The righteousness here isn't the legal righteousness from Romans
Why would practicing righteousness confirm that we're God's children?
What does it look like for you to practice righteousness this week?
Pray thanking God for allowing us to be in His family, that we'd have
The Slippery Slope of Conflict
There are three basic ways that people respond to conflict. These responses may be arranged on a curve that resembles a hill. On the left slope of the hill we find the escape responses to conflict. On the right side are the attack responses. And in the center we find the peacemaking responses. Imagine that this hill is covered with ice. If you go too far to the left or the right, you can lose your footing and slide down the slope. Similarly, when you experience conflict, it is easy to become defensive or antagonistic. Both responses make matters worse and can lead to more extreme reactions. If you want to stay on top of this slippery slope, you need to do two things. First, ask God to help you resist the natural inclination to escape or attack when faced with conflict. Second, ask him to help you develop the ability to live out the gospel by using the peacemaking response that is best suited to resolving a particular conflict. Let’s look at each of these responses in more detail.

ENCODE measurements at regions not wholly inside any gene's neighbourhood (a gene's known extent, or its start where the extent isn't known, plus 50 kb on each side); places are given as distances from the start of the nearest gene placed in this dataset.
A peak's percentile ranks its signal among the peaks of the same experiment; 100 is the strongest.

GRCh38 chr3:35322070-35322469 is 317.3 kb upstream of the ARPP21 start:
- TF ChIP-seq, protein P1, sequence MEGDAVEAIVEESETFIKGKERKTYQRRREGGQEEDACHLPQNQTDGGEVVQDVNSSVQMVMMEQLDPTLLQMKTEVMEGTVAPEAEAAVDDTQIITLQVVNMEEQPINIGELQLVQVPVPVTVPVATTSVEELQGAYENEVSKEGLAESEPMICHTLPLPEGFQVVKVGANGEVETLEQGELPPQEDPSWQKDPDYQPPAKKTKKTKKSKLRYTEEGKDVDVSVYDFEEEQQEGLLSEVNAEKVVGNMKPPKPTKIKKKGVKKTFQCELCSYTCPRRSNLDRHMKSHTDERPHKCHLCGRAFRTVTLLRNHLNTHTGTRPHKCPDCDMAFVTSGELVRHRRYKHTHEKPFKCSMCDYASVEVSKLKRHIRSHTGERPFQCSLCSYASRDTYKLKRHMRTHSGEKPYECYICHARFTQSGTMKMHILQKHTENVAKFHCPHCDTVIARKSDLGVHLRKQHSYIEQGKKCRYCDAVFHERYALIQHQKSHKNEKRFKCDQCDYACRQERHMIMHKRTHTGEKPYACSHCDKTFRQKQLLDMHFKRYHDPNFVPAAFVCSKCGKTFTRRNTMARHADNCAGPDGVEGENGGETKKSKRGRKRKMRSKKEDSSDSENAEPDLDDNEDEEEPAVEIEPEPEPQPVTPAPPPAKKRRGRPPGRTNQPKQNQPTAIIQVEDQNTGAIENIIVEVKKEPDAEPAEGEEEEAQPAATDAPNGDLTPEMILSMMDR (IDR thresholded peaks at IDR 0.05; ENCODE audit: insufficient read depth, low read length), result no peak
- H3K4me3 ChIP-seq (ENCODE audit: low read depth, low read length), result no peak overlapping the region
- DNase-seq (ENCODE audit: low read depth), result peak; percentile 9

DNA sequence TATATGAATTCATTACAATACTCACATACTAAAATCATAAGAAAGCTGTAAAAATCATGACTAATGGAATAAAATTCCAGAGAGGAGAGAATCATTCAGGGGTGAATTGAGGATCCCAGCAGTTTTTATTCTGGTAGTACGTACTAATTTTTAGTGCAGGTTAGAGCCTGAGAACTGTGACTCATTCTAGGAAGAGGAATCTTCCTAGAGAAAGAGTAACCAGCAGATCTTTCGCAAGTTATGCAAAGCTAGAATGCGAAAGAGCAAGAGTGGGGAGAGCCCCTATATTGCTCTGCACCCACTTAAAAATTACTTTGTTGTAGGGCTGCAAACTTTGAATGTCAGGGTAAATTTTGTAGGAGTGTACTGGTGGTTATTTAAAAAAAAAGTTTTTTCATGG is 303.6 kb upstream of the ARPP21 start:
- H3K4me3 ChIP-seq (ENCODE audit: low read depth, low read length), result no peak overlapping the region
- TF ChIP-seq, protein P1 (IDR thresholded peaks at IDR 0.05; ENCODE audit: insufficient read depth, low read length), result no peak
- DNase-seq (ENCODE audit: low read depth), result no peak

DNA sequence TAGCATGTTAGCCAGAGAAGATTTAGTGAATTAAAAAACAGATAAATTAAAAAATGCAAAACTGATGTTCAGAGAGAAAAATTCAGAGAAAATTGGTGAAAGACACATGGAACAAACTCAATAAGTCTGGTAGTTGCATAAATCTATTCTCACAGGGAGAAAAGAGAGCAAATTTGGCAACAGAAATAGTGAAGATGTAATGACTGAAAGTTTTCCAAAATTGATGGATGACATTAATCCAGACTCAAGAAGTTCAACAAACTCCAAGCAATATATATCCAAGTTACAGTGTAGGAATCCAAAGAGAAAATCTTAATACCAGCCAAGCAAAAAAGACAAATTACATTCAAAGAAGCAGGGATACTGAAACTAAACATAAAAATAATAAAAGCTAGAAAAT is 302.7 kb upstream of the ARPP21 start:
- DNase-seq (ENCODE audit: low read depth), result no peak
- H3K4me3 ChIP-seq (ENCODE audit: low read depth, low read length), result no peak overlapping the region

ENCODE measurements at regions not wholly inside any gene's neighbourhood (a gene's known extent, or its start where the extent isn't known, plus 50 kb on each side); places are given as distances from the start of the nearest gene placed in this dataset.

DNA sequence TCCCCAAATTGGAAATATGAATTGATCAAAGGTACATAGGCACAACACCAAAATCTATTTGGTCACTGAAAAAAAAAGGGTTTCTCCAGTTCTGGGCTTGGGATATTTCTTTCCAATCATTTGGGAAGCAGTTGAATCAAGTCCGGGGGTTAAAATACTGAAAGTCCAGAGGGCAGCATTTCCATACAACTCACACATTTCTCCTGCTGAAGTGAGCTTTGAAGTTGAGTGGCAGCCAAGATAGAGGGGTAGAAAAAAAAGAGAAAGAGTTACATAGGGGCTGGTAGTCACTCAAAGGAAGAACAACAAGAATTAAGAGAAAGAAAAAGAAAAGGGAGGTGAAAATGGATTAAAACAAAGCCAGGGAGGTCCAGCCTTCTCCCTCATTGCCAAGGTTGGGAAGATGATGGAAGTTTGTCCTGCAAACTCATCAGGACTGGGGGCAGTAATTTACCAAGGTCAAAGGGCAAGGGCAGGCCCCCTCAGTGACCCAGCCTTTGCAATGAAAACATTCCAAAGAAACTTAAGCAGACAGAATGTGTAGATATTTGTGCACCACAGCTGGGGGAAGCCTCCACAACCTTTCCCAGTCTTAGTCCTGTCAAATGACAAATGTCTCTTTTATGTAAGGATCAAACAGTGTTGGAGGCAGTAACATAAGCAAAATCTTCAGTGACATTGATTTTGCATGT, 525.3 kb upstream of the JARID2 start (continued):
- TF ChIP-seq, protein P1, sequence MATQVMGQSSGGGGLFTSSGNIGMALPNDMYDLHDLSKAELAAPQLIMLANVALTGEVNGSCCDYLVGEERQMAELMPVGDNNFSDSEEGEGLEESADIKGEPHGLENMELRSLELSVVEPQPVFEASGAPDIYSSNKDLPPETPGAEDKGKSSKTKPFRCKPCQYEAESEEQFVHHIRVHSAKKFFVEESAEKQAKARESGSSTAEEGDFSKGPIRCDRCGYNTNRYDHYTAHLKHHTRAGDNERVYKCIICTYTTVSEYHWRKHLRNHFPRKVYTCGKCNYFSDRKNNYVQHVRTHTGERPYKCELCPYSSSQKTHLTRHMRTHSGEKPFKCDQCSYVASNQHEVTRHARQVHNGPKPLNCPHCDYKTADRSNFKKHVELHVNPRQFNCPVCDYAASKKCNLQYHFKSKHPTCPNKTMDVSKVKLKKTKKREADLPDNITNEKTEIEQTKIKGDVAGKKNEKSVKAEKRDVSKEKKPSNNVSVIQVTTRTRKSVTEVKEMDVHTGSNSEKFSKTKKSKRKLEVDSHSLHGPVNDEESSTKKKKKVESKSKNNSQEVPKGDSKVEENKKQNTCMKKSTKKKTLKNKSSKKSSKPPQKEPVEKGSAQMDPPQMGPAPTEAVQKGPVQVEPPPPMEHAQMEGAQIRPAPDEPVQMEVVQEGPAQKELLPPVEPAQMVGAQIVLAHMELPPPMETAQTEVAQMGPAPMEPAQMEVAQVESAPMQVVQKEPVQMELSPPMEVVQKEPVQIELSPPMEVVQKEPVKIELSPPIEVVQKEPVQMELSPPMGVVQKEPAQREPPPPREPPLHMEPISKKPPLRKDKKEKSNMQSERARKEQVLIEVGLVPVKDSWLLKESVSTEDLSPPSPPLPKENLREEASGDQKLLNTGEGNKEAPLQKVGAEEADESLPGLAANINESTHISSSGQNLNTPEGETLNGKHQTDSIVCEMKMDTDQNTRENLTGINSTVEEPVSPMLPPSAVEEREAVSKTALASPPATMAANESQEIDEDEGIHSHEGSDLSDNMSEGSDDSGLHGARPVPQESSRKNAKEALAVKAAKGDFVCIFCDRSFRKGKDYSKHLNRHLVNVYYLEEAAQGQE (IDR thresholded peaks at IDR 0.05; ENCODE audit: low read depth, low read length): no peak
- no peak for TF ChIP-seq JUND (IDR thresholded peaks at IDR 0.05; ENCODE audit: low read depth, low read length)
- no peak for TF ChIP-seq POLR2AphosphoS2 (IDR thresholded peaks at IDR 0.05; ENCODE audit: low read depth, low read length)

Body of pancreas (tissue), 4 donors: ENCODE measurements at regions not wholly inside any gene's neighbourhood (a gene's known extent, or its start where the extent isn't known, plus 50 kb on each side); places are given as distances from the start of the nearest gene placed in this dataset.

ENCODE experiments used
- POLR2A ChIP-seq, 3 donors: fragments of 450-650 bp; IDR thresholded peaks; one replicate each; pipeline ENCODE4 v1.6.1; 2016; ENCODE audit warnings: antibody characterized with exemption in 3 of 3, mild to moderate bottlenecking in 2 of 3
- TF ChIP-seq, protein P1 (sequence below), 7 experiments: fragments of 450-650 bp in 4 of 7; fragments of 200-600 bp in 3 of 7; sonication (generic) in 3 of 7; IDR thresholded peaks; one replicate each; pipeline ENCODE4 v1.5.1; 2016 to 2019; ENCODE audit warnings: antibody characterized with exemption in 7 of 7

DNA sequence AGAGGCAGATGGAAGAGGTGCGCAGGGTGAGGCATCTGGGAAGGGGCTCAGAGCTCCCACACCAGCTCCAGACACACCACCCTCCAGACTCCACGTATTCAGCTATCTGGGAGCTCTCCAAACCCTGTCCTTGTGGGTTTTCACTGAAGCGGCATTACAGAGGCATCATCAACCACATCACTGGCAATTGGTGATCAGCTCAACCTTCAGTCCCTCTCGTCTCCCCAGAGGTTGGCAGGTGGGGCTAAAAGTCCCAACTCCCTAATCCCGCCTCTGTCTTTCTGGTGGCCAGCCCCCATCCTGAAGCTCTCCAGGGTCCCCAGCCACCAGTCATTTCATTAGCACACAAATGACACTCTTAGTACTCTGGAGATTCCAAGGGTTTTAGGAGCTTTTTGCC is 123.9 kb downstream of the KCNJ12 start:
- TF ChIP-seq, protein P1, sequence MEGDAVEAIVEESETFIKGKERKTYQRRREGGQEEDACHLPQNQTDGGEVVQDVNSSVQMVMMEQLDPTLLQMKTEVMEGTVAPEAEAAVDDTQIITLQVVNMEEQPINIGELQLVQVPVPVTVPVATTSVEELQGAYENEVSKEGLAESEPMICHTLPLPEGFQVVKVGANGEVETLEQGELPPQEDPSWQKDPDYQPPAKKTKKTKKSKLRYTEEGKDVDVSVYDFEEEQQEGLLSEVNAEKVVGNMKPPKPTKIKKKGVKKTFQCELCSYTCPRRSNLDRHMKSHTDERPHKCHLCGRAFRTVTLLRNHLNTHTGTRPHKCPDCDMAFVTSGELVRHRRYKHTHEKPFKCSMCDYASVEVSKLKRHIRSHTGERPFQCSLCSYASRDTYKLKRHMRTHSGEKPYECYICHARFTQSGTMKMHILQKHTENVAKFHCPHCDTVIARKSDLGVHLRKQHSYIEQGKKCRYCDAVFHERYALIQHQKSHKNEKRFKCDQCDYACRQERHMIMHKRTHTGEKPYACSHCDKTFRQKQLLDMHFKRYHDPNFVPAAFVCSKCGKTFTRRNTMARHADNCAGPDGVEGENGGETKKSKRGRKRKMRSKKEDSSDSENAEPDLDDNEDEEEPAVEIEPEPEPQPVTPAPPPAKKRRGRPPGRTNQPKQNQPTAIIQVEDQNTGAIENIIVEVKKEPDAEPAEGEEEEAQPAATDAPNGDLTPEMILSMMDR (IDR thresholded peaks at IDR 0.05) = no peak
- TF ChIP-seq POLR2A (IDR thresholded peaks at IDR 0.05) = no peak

The three responses found on the left side of the slippery slope are called the escape responses. People tend to use these responses when they are more interested in avoiding a conflict than in resolving it. This attitude is common within the church, because many Christians believe that all conflict is wrong or dangerous. Thinking that Christians should always agree, or fearing that conflict will inevitably damage relationships, these people usually do one of three things to escape from conflict. Denial. One way to escape from a conflict is to pretend that it does not exist. Or, if we cannot deny that the problem exists, we simply refuse to do what should be done to resolve a conflict properly. These responses bring only temporary relief and usually make matters worse (see Gen. 16:1–6; 1 Sam. 2:22–25). Flight. Another way to escape from a conflict is to run away. This may include leaving the house, ending a friendship, quitting a job, filing for divorce, or changing churches. In most cases, running away only postpones a proper solution to a problem (see Gen.16:6–8), so flight is usually a harmful way to deal with conflict.Of course, there may be times when it is appropriate to respectfully withdraw from a confusing or emotional situation temporarily to calm down, organize your thoughts, and pray. Flight may also be a legitimate response in seriously threatening circumstances, such as cases of physical or sexual abuse (see 1 Sam. 19:9–10). If a family is involved in such a situation, however, every reasonable effort should still be made to find trustworthy assistance and come back to seek a lasting solution to the problem. (I will discuss this in more detail in chapter 9.) Suicide. When people lose all hope of resolving a conflict, they may seek to escape the situation (or make a desperate cry for help) by attempting to take their own lives (see 1 Sam. 31:4). Suicide is never the right way to deal with conflict. Tragically, however, suicide has become the third leading cause of death among adolescents in the United States, partly because so many children have never learned how to deal with conflict constructively.